The Beginning

The first engine was produced for the consortium as had been promised by George White, in May 1946. It was installed in Reginald Verdon-Smith's BMW 327 coupé for testing. Shortly thereafter a small number of body parts kits were made, reputedly seven originally. From these two test chassis and four prototype cars were built, the remaining kit being kept as parts for the other six. Two of these completed cars were saloons and two were Bristol dropheads. Three of these four cars survive and all are owned by members. One of the prototype saloons was to he displayed on the stand taken at the Geneva Salon in 1948, of which more later.

General Specification

Paint Colours

I am often asked what were the official colours available from the factory. Taken from the brochure the standard coach colours as described were: black, maroon, metallic blue, metallic green. Not a vast standard choice but remember this was postwar. Rationing was still in place. Other colours seem to have been applied later at customer request. The remaining prototype saloon is pale blue.

Body Styles

Generally speaking there were only two production body styles of saloon cars which I have called “series” for ease of description, unlike the Bristol Aeroplane Company. The main variations in the production runs were not advertised as a change of series and the bodies were not marked to identify a series. Indeed the body shells were mated with the chassis on the production line in quite a random manner, borne out by the disposition of the numbers with which they were both marked as you will see. Standard saloons apart, a small number of important specials were also commissioned. Some are described later.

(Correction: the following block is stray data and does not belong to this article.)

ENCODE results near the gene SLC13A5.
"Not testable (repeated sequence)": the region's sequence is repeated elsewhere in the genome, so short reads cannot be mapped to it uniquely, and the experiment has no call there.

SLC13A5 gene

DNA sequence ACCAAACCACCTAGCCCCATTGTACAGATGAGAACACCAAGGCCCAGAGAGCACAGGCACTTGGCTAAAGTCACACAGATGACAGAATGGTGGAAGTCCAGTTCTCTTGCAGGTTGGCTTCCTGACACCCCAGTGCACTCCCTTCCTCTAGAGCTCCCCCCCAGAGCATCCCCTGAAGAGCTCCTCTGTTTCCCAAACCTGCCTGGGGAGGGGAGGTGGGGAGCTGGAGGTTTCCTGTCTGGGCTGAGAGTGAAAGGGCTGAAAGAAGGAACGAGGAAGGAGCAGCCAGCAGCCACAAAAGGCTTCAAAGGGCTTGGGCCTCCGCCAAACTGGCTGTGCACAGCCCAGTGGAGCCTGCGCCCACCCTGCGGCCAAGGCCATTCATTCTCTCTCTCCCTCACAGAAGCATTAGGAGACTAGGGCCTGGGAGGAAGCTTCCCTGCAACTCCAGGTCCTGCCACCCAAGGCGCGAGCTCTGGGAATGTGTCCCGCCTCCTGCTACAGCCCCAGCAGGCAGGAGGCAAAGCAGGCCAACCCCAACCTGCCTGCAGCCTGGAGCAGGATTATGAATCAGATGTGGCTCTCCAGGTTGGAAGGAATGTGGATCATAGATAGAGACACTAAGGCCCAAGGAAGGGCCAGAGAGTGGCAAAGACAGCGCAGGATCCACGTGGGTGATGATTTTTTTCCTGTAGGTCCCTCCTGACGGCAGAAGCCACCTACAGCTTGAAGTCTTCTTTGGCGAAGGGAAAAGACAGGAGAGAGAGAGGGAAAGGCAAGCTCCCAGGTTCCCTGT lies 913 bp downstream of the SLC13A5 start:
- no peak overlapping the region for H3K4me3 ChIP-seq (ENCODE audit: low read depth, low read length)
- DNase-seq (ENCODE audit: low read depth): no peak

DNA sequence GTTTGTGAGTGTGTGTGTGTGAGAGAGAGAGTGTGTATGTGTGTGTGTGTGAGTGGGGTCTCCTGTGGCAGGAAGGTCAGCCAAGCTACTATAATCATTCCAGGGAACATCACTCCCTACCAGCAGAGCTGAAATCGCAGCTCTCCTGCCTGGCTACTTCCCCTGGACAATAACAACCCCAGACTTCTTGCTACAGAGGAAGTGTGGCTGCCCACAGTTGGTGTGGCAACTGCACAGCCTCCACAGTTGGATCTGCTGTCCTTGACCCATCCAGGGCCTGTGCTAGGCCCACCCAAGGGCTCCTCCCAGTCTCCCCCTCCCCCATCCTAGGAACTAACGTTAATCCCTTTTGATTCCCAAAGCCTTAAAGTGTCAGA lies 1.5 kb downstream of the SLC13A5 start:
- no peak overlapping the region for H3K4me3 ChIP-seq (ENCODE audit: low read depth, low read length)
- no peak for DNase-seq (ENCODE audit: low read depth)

How to recognize the first series

series 1 boot lid series 2 boot lid
First type of boot lid (series 1) Second type of boot lid (series 2)

How to recognize the second series

400 Special or Non Standard Body cars

400 Farina

Two drophead cars plated as 400s have now been positively identified as manufactured by Farina in Turin. The chassis numbers are 102, and now 181. This additional car, plus sightings of two others described later and the confirmed examples on 401 chassis in the early 200 sequence of 401 chassis numbers, is further confirmation of the reported production by Farina of a batch of more than 6 cars. The two identified here were built circa 1947-8 by Signor Pinin Farina's then newly formed company Carrozzeria Pinin Farina S.A. which he set up on his own, breaking away from the brothers Atilio and Gino. These two ran the pre-war company of the same name, S.A. Stabilimenti Farina.